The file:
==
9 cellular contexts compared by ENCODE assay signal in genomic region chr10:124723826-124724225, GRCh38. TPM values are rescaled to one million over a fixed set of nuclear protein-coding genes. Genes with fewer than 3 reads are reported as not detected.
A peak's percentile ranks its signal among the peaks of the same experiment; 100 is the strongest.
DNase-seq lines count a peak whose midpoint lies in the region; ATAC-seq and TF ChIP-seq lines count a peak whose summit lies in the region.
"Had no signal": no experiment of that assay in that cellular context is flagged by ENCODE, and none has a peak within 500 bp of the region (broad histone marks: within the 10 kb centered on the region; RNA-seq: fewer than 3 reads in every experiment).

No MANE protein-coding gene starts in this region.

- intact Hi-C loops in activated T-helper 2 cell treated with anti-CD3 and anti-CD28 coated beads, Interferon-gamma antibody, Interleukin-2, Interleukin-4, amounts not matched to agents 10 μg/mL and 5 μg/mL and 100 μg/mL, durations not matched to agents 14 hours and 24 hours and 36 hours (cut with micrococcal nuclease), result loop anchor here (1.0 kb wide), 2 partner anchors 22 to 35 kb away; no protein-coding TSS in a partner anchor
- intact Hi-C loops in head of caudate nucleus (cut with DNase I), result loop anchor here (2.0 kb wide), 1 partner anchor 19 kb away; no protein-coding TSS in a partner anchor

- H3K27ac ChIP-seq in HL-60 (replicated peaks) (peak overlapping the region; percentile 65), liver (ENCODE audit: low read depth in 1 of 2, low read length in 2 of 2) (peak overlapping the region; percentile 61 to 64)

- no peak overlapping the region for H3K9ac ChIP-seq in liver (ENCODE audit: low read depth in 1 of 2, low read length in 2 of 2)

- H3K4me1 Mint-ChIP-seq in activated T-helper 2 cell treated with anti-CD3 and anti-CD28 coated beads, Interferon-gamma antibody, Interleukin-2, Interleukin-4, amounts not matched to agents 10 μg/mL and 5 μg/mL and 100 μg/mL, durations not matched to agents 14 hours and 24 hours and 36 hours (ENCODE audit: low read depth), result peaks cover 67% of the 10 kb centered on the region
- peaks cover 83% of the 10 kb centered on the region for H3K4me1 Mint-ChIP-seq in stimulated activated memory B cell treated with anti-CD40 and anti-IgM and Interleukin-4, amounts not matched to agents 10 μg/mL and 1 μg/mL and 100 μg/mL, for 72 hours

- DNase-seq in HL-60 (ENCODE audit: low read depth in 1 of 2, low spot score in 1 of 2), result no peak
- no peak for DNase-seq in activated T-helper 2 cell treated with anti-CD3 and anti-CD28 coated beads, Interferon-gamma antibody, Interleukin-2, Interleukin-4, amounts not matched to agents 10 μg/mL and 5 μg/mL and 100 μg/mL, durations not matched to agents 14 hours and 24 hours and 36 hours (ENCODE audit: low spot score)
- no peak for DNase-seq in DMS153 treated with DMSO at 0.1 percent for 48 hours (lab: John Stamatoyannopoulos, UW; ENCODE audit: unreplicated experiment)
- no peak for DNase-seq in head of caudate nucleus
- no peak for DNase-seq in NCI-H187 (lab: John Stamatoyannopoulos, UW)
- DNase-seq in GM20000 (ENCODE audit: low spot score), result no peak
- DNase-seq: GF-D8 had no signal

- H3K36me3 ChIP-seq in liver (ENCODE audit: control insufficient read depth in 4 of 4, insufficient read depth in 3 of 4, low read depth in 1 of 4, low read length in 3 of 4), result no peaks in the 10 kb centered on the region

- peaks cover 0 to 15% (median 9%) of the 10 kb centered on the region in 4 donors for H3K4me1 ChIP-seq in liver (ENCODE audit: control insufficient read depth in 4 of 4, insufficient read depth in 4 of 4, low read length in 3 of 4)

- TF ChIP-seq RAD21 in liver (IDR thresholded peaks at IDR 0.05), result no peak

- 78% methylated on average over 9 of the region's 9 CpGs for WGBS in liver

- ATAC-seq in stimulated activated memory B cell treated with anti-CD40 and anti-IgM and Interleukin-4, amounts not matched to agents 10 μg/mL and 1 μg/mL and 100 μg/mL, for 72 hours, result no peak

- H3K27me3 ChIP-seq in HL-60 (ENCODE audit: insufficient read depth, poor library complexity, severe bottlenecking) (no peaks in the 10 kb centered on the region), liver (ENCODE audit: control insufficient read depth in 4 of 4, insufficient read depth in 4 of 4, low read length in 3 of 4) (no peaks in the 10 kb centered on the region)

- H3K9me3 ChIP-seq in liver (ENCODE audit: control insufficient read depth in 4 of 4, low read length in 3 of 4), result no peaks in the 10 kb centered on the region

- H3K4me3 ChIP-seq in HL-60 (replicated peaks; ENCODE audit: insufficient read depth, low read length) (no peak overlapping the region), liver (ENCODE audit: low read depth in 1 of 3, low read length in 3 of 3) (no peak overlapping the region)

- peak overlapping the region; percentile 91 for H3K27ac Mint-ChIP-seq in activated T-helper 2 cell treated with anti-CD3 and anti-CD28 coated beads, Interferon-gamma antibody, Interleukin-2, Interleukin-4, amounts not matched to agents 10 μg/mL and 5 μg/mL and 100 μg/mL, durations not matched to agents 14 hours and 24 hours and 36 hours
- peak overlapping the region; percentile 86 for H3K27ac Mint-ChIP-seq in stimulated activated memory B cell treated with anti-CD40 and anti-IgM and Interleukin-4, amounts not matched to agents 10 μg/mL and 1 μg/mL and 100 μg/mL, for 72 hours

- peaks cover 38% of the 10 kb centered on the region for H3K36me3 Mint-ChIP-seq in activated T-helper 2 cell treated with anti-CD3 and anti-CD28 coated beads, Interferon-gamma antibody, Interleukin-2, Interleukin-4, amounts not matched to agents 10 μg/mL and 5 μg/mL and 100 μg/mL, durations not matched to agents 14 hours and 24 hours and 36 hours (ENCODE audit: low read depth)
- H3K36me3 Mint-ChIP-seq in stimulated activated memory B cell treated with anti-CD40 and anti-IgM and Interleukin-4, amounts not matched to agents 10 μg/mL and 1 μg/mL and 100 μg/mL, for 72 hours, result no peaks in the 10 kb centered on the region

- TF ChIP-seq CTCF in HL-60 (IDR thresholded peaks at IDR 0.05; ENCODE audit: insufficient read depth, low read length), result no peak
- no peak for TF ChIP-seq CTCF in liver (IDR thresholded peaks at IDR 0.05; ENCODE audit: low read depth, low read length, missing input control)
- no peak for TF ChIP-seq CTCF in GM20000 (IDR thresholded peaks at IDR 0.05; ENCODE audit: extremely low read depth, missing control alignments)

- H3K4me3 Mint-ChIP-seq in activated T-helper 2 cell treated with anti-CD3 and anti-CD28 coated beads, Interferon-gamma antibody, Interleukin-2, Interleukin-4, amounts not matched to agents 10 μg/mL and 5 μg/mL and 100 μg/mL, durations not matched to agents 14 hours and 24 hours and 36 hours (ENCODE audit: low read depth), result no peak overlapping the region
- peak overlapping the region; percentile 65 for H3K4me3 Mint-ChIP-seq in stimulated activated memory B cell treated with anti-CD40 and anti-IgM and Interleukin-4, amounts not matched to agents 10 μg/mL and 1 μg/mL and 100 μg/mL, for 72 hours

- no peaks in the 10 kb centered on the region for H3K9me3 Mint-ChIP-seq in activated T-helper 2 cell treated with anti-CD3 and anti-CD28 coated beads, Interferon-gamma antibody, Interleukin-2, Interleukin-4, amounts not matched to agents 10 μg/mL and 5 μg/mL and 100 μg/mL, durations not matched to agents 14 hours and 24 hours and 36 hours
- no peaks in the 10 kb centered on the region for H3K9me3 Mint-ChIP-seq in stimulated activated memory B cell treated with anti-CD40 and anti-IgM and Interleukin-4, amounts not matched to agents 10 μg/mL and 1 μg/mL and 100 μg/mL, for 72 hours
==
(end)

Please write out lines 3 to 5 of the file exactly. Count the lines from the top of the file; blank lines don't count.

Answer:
DNase-seq lines count a peak whose midpoint lies in the region; ATAC-seq and TF ChIP-seq lines count a peak whose summit lies in the region.
"Had no signal": no experiment of that assay in that cellular context is flagged by ENCODE, and none has a peak within 500 bp of the region (broad histone marks: within the 10 kb centered on the region; RNA-seq: fewer than 3 reads in every experiment).

No MANE protein-coding gene starts in this region.